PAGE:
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Alternative projections of mortality and disability by cause 1990-2020: Global Burden of Disease Study.

Abstract

BACKGROUND

Plausible projections of future mortality and disability are a useful aid in decisions on priorities for health research, capital investment, and training. Rates and patterns of ill health are determined by factors such as socioeconomic development, educational attainment, technological developments, and their dispersion among populations, as well as exposure to hazards such as tobacco. As part of the Global Burden of Disease Study (GBD), we developed three scenarios of future mortality and disability for different age-sex groups, causes, and regions.

METHODS

We used the most important disease and injury trends since 1950 in nine cause-of-death clusters. Regression equations for mortality rates for each cluster by region were developed from gross domestic product per person (in international dollars), average number of years of education, time (in years, as a surrogate for technological change), and smoking intensity, which shows the cumulative effects based on data for 47 countries in 1950-90. Optimistic, pessimistic, and baseline projections of the independent variables were made. We related mortality from detailed causes to mortality from a cause cluster to project more detailed causes. Based on projected numbers of deaths by cause, years of life lived with disability (YLDs) were projected from different relation models of YLDs to years of life lost (YLLs). Population projections were prepared from World Bank projections of fertility and the projected mortality rates.

FINDINGS

Life expectancy at birth for women was projected to increase in all three scenarios; in established market economies to about 90 years by 2020. Far smaller gains in male life expectancy were projected than in females; in formerly socialist economies of Europe, male life expectancy may not increase at all. Worldwide mortality from communicable maternal, perinatal, and nutritional disorders was expected to decline in the baseline scenario from 17.2 million deaths in 1990 to 10.3 million in 2020. We projected that non-communicable disease mortality will increase from 28.1 million deaths in 1990 to 49.7 million in 2020. Deaths from injury may increase from 5.1 million to 8.4 million. Leading causes of disability-adjusted life years (DALYs) predicted by the baseline model were (in descending order): ischaemic heart disease, unipolar major depression, road-traffic accidents, cerebrovascular disease, chronic obstructive pulmonary disease, lower respiratory infections, tuberculosis, war injuries, diarrhoeal diseases, and HIV. Tobacco-attributable mortality is projected to increase from 3.0 million deaths in 1990 to 8.4 million deaths in 2020.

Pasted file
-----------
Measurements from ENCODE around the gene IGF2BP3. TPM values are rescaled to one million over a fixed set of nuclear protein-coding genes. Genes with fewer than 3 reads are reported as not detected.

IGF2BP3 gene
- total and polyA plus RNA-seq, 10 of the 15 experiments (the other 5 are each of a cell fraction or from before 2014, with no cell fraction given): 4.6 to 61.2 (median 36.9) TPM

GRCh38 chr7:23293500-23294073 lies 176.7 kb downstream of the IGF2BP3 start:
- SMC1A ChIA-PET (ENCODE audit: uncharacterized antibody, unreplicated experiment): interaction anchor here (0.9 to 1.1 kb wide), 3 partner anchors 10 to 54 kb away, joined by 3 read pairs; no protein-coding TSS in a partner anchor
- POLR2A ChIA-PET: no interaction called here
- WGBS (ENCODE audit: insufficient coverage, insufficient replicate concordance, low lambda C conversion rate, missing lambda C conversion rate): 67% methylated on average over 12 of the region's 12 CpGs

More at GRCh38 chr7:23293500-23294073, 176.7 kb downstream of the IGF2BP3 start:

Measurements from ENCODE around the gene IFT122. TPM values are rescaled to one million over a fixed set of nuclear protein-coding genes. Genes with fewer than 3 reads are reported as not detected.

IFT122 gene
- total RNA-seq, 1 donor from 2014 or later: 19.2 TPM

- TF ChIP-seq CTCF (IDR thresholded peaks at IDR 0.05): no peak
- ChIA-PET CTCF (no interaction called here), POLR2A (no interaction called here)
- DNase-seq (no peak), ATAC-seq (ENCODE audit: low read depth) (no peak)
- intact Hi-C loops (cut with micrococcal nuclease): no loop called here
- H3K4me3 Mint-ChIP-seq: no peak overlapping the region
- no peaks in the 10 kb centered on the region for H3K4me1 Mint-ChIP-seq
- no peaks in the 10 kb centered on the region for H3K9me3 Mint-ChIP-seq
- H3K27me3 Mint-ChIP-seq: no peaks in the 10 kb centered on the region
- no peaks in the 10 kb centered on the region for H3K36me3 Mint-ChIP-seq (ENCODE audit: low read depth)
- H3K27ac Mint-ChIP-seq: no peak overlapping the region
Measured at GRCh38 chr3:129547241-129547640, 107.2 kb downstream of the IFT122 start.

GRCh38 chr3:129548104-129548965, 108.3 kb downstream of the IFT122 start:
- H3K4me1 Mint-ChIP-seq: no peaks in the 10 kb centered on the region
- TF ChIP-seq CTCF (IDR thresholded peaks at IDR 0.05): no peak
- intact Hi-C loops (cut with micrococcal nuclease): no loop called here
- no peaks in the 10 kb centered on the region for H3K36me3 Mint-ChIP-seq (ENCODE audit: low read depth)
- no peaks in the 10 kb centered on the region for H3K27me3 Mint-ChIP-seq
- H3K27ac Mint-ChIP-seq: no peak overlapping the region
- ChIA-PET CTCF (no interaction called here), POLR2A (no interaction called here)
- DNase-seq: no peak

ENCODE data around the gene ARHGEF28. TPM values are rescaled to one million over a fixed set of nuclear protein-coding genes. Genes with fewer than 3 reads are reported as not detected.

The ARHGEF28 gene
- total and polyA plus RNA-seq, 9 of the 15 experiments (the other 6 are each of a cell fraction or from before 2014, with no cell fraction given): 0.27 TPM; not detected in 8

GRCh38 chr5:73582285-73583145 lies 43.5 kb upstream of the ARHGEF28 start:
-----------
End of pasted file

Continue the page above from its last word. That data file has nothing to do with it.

INTERPRETATION

Health trends in the next 25 years will be determined mainly by the ageing of the world's population, the decline in age-specific mortality rates from communicable, maternal, perinatal, and nutritional disorders, the spread of HIV, and the increase in tobacco-related mortality and disability. Projections, by their nature, are highly uncertain, but we found some robust results with implications for health policy.

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  • Publisher Full Text
  • Authors+Show Affiliations

    ,

    Harvard School of Public Health, Boston, Massachusetts, USA.

    Source

    Lancet (London, England) 349:9064 1997 May 24 pg 1498-504

    MeSH

    Adolescent
    Adult
    Aged
    Cause of Death
    Child
    Child, Preschool
    Cluster Analysis
    Disabled Persons
    Educational Status
    Environmental Exposure
    Female
    Forecasting
    Health Personnel
    Humans
    Investments
    Life Expectancy
    Male
    Middle Aged
    Morbidity
    Mortality
    Population Dynamics
    Regression Analysis
    Research
    Sex Factors
    Smoking
    Socioeconomic Factors
    Survival Rate
    Technology
    United States
    Value of Life
    Wounds and Injuries

    Pub Type(s)

    Journal Article
    Research Support, Non-U.S. Gov't

    Language

    eng

    PubMed ID

    9167458